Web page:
Spain faces brain drain as cuts force scientists to leave
With his contract about to run out and no opportunities on the horizon in Spain, paleontologist Diego Garcia-Bellido Capdevila has started looking for work abroad.
"A university in Australia has already said they would love to have me. But I would prefer to keep carrying out research in the name of Spain," said Capdevila, whose articles have run in top scientific journals such as Nature.
Like Capdevila, growing numbers of Spanish scientists are looking to move abroad as steep government spending cuts cause job opportunities to dry up and work conditions to worsen, with no money for lab equipment.
Spain slashed spending on research and development by just over one billion euros ($1.3 billion) between 2009 and 2011 -- from 9.662 billion to 8.586 billion.
Prime Minister Mariano Rajoy's conservative government, in power since December, plans to slash science spending this year by around 600 million euros as it tries to rein in the public deficit and convince markets that Spain will not need a financial bailout like Greece, Ireland and Portugal.
The cuts have led to a sharp reduction in new jobs at public research centres.
The Spanish National Research Council (CSIC), the largest public institution dedicated to research in Spain and the third largest in Europe, will not hire a single scientist this year to work at its 133 centres.
Five years ago, in 2007, it hired 250 scientists.
"With such a drastic drop in hiring, people are going to leave. What else are they going to do? There are no alternatives," said Amaya Moro-Martin, 37, an astrophysicist who, like Capdevila, works at a CSIC research centre.
"Spain is facing a serious flight of its scientists."
Her contract expires in October 2013 and she has also started to look for work outside Spain.
Spanish scientists have issued an open letter to the government that warns the country faces a "multi-generational brain drain" unless it makes research and development spending a priority. The letter has been signed by over 40,000 people, more than half of them researchers.
"If Spain does not take urgent action to preserve the scientific workforce of highest quality, the research system will take decades to recover, dragging down the desired shift to a knowledge-based economy," the letter reads.
It points out that European economic powerhouses like Germany and France have boosted their spending research in response to the economic downturn.
"Nations that invest more in science are those that have lower unemployment rates," said Salce Elvira Gomez, the secretary for research and development at Spain's largest trade union, the Workers' Commissions (CCOO).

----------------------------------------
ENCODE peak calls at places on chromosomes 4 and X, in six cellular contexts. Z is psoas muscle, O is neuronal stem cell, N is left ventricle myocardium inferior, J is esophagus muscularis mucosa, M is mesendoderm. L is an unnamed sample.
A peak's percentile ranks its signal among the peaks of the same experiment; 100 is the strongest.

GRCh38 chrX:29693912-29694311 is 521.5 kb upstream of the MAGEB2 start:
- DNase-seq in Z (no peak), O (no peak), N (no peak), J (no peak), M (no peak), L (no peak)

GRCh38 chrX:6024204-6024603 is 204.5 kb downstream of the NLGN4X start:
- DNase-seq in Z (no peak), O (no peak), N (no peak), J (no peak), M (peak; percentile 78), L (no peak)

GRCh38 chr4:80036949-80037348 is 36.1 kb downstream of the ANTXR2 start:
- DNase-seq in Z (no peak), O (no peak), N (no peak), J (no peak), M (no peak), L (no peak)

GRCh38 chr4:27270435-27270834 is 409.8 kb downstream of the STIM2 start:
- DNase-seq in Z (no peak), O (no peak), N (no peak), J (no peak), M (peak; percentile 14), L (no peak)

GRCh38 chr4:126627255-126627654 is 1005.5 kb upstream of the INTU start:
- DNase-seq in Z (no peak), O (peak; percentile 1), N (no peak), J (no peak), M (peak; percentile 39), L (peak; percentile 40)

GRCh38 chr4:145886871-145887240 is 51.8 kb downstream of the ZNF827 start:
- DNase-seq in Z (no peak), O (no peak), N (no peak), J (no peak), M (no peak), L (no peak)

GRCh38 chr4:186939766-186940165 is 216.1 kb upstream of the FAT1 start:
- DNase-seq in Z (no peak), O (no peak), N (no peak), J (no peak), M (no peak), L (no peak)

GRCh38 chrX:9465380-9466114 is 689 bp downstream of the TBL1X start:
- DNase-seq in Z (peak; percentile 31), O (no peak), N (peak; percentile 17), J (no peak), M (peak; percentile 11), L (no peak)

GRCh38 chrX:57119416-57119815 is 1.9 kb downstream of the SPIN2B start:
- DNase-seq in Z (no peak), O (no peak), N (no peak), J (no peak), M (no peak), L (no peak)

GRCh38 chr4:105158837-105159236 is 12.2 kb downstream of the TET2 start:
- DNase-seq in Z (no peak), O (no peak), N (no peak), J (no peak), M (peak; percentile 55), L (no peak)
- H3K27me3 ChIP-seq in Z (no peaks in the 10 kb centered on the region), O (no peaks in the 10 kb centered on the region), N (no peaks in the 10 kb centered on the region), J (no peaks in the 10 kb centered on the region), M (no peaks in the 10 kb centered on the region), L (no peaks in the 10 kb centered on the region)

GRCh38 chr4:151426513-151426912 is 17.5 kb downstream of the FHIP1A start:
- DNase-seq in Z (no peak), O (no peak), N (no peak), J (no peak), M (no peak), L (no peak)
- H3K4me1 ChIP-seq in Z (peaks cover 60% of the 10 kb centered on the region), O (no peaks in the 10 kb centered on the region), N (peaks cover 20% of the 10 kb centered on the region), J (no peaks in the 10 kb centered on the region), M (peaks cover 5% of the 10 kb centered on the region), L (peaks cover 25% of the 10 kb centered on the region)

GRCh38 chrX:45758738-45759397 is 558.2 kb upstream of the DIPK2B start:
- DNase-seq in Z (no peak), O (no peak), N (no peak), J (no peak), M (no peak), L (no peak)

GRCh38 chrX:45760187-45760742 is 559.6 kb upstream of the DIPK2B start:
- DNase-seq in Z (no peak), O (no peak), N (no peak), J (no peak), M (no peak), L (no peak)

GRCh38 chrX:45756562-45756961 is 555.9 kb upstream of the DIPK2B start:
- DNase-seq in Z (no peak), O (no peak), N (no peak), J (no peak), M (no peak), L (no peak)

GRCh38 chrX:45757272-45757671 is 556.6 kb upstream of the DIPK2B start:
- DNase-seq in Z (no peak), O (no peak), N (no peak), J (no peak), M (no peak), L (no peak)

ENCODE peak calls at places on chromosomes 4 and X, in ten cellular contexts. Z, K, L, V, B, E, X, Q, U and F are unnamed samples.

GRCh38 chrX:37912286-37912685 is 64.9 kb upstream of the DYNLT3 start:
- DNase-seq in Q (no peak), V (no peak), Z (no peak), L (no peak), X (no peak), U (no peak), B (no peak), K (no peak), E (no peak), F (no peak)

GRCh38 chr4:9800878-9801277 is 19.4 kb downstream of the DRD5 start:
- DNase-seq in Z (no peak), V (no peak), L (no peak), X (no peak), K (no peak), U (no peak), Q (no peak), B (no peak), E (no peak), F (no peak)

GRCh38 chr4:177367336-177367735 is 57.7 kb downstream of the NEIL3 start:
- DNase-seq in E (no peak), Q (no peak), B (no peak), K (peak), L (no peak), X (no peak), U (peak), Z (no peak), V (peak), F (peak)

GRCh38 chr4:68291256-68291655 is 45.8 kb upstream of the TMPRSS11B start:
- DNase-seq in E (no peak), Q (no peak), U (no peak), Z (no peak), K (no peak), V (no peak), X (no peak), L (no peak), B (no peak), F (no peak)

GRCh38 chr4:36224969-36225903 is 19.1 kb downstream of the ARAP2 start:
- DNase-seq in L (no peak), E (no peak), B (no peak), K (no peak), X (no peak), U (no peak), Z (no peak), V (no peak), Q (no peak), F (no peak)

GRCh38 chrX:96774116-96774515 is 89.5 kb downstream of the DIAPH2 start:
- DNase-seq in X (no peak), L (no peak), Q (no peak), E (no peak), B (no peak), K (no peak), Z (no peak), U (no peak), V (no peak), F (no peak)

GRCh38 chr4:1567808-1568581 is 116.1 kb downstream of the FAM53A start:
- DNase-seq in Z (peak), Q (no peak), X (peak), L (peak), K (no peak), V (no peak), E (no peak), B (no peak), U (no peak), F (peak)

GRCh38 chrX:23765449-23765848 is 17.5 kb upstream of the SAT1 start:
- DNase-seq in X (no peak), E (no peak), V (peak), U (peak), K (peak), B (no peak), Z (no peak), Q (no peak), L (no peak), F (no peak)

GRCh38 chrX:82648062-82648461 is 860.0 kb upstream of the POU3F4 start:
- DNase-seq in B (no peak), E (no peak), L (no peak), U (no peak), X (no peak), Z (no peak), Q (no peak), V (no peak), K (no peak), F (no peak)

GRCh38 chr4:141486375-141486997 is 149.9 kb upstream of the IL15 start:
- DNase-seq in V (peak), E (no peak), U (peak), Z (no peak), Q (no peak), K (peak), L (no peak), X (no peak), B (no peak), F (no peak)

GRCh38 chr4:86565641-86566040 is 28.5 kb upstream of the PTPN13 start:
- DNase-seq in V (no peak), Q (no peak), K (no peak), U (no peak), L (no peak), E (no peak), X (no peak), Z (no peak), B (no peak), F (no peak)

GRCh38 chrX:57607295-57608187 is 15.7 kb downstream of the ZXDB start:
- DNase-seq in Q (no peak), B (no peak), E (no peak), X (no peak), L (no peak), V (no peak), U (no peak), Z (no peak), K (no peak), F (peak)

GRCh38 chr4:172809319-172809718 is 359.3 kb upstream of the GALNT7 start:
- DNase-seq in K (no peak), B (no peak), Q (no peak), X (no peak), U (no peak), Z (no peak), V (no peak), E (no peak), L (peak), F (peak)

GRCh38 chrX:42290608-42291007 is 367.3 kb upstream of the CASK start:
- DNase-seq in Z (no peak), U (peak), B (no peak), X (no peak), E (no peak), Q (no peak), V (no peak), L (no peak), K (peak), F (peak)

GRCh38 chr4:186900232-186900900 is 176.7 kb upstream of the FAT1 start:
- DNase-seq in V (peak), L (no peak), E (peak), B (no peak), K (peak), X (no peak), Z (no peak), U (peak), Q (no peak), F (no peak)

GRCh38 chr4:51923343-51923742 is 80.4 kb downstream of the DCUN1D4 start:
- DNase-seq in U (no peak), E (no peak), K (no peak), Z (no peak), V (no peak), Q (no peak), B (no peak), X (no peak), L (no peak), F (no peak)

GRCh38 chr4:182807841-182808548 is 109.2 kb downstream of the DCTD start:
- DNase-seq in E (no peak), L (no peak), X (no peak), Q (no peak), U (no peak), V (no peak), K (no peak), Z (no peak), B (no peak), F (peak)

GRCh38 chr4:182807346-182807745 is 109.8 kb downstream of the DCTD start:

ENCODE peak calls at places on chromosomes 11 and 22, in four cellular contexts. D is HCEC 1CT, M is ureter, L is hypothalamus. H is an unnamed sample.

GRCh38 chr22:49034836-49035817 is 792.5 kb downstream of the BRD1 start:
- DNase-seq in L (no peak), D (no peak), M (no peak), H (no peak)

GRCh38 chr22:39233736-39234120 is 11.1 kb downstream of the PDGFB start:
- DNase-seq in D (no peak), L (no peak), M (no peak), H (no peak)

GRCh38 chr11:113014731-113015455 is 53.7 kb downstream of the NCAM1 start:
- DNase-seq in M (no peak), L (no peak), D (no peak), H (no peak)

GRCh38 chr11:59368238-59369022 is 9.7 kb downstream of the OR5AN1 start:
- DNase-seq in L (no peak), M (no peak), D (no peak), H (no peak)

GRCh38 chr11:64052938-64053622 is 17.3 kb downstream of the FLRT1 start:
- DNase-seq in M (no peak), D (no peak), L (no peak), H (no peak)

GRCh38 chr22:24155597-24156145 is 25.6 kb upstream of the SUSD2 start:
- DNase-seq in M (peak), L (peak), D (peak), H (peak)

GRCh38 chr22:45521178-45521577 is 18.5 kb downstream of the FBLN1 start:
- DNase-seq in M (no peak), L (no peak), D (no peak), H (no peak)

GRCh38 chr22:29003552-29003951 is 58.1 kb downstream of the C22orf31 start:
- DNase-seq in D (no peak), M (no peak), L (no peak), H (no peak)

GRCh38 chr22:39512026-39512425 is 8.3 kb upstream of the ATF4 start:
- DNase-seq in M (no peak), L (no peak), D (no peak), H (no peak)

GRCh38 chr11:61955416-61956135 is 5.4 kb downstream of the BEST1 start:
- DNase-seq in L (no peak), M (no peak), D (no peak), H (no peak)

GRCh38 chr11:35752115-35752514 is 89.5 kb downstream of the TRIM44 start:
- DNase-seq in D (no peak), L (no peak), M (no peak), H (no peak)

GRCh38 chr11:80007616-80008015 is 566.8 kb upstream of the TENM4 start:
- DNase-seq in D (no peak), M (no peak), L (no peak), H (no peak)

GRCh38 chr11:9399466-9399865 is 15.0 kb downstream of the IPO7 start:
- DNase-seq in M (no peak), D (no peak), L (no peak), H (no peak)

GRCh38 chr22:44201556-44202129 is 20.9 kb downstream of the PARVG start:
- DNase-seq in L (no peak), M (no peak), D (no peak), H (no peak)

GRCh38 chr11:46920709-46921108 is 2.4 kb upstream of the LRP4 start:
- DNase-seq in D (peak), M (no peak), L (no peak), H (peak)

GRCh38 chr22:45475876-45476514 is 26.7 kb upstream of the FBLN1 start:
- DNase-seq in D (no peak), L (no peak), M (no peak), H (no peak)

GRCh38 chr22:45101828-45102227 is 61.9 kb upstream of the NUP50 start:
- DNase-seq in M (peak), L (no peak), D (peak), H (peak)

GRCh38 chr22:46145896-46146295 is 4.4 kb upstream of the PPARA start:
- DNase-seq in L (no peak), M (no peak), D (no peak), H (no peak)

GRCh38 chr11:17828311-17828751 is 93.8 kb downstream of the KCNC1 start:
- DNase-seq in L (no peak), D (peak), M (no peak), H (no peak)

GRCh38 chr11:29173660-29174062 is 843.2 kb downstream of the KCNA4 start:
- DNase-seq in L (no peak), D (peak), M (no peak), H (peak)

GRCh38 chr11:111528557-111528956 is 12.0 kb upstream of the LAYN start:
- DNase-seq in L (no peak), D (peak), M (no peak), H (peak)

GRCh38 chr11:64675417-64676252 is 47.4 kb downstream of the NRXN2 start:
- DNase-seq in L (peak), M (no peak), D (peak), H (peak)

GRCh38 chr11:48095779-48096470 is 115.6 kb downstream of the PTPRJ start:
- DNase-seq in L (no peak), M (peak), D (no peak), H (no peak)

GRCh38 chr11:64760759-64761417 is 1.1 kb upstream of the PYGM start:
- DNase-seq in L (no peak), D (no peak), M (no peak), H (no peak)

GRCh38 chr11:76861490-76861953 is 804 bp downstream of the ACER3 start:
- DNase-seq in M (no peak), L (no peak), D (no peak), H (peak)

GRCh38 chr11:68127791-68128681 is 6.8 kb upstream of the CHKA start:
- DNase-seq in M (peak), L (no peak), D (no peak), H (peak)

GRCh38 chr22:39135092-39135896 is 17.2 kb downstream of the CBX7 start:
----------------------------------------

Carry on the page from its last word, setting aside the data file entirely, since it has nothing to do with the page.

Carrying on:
Last month the union published a major study into the state of scientific research in Spain.
Gomez said she had noticed the start of a "brain drain", but concrete figures about how many scientists have left Spain or are thinking of doing so were not available.
"The numbers trickle in. Researchers finish a project and they leave. We are talking about thousands of researchers," she said.
"We are training great researchers whom we then don't take advantage of, who will have to go to other countries instead of staying here to do their work."
Capdevila -- who is 41 and earns 1,800 euros a month -- said scientists were drawn abroad not so much because of the higher salaries they earn there, but because of the greater job stability offered.
"We don't want to be millionaires. We just want to have a house and a car and be able to survive by carrying out research," he said.
While patent applications from Germany rose by 5.7 percent in 2011 over the previous year, applications from Spain fell by 2.7 percent, figures from the Geneva-based World Intellectual Property Organization show.
In one of the most dramatic examples of the impact of the spending cuts, in November a flagship biomedical research facility in Valencia, the Prince Felipe Research Centre, fired 108 of its 258 workers -- including 79 scientists -- and pulled the plug on its research into 14 diseases including cancer.
The centre was able to hire back one scientist who did research into diabetes -- but that was after the mother of a girl who has the disease raised nearly 8,000 euros through raffles and selling snacks and T-shirts to continue paying the researcher's salary.
"I don't know what I would have done if it wasn't for this," said the scientist, 37-year-old Silvia Sanz.
"Many of my coworkers who lost their jobs have gone to the United States."
(c) 2012 AFP